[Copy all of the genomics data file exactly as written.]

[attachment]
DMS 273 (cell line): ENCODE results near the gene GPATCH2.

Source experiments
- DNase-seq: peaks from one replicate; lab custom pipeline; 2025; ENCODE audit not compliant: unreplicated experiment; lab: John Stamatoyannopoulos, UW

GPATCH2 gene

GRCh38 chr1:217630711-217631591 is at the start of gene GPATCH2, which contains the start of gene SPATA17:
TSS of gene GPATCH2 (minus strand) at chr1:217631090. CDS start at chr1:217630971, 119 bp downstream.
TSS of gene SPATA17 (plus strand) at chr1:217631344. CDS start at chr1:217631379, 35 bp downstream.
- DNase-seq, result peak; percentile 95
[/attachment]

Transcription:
DMS 273 (cell line): ENCODE results near the gene GPATCH2.

Source experiments
- DNase-seq: peaks from one replicate; lab custom pipeline; 2025; ENCODE audit not compliant: unreplicated experiment; lab: John Stamatoyannopoulos, UW

GPATCH2 gene

GRCh38 chr1:217630711-217631591 is at the start of gene GPATCH2, which contains the start of gene SPATA17:
TSS of gene GPATCH2 (minus strand) at chr1:217631090. CDS start at chr1:217630971, 119 bp downstream.
TSS of gene SPATA17 (plus strand) at chr1:217631344. CDS start at chr1:217631379, 35 bp downstream.
- DNase-seq, result peak; percentile 95